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Volume 24 No. 156

Collegiate Sports

          The NCAA's Exec Committee voted yesterday to "delay
     implementation of its new aluminum bat specifications, a
     move that probably will reduce the amount of damages sought
     by bat maker Easton Sports," according to Steve Rock of the
     K.C. STAR.  NCAA officials said Easton's $267M lawsuit
     claiming the bat alteration is an illegal restraint of
     trade, "was not a major deciding factor" in the decision to
     delay specifications "for one baseball season."  Rock writes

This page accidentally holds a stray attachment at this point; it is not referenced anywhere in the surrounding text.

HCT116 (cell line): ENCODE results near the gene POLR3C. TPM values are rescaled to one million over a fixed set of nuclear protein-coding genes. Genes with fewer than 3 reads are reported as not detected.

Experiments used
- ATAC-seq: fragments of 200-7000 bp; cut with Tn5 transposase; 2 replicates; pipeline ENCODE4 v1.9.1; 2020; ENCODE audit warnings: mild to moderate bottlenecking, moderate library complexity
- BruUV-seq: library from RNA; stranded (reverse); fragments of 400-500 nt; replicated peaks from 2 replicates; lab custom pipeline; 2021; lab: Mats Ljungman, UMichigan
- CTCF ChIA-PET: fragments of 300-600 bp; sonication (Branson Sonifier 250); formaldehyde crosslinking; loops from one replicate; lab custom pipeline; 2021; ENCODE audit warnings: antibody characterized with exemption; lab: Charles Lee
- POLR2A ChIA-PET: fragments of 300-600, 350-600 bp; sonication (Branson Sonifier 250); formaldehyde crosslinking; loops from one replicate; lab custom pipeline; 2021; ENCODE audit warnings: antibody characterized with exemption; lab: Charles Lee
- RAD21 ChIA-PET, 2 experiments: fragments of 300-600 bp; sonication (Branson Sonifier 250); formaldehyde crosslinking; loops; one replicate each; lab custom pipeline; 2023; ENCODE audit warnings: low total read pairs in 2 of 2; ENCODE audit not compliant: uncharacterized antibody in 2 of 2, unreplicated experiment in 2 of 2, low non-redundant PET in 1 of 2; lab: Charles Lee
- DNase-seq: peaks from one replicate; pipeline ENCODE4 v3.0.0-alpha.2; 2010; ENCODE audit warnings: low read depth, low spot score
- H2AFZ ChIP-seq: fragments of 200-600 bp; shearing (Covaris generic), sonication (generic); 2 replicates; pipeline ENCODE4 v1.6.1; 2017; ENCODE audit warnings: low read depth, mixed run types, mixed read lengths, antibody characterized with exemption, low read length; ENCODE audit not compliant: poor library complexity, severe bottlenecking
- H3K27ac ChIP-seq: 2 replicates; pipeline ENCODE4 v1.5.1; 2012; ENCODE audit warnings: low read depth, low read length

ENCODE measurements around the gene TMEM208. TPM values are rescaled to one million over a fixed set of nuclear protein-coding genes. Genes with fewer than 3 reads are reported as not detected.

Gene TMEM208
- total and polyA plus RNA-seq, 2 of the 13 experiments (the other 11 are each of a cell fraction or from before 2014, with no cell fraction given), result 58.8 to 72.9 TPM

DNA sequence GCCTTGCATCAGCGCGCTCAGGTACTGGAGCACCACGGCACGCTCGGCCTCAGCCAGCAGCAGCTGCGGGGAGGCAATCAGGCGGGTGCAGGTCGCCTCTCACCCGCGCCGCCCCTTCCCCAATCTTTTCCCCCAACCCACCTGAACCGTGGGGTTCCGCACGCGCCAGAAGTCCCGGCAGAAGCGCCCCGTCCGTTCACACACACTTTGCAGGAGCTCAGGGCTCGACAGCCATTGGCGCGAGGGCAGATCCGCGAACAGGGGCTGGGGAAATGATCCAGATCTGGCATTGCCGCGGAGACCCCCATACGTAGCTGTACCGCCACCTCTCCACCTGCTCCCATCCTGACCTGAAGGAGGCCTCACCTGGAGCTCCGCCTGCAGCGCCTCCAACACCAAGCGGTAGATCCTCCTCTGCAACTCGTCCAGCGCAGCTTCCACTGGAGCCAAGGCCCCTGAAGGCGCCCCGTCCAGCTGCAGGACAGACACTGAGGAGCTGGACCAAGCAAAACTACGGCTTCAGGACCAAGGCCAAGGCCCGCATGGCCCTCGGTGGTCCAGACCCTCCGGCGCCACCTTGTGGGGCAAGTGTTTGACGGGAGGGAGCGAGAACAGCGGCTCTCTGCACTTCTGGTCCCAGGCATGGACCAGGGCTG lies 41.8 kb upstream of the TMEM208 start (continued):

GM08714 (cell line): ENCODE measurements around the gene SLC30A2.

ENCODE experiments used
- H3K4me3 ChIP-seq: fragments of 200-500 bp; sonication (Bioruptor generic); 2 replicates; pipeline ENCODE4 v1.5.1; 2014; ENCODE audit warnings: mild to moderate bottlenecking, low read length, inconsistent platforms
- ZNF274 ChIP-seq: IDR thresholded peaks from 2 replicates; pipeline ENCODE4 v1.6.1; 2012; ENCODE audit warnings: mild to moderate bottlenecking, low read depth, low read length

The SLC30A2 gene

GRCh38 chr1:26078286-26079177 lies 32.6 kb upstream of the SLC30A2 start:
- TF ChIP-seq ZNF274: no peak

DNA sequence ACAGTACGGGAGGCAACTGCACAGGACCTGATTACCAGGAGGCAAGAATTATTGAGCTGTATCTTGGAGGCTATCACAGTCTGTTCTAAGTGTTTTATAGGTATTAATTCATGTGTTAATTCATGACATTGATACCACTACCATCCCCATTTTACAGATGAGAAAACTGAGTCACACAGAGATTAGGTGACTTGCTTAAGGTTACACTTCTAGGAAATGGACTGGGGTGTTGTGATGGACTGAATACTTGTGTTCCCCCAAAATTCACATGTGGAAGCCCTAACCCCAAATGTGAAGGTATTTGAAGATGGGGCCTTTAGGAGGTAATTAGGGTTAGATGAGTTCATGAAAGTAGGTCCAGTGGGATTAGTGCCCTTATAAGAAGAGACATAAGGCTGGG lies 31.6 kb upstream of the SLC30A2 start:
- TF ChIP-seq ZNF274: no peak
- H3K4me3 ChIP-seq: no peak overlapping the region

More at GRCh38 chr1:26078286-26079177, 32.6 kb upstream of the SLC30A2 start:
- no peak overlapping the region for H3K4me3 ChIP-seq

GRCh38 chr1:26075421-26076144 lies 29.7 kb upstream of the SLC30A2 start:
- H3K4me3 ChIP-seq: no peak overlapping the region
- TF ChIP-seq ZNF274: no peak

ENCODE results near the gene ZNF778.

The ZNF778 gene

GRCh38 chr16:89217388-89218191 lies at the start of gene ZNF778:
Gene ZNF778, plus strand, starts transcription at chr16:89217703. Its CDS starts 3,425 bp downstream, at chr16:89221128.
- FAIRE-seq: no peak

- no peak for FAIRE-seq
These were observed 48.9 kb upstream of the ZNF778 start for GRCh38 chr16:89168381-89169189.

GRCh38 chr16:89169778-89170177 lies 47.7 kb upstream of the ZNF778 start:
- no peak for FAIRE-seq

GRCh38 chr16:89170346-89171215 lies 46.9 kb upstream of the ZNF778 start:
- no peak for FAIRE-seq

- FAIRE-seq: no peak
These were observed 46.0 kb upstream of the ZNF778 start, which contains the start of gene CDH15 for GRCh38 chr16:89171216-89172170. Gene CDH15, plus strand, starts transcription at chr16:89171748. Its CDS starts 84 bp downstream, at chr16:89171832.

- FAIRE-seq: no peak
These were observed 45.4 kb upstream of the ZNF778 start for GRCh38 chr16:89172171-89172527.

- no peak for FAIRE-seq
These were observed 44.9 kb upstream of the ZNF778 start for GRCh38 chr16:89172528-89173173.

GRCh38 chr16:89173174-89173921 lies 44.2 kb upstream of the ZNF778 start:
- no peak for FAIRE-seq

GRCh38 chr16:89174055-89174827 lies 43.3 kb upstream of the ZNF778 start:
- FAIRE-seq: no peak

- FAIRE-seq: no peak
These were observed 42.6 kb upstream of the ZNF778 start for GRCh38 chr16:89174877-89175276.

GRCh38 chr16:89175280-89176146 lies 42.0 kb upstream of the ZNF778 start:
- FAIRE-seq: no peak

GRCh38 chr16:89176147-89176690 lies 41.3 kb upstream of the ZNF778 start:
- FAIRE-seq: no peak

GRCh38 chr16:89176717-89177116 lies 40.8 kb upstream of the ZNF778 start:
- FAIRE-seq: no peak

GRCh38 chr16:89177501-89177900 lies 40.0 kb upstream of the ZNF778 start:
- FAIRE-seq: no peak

that "one result, though, may be that Easton lops a healthy
     chunk of change off of its lawsuit."  David Ettinger, one of
     Easton's attorneys, said, "Certainly, it's good news to a
     degree for Easton. ... But I think the bulk of our damages
     are still going to be there" (K.C. STAR, 8/13).  Easton
     Chair Jim Easton said he was "encouraged" by the decision to
     delay the enforcement of the new bat performance standard
     from January 1, 1999 to August 1, 1999.  But he added,
     "Until the NCAA provides us with the specific details and a
     timeline on how they intend to test bat performance, we are
     not prepared to discuss the status of our lawsuit" (Easton).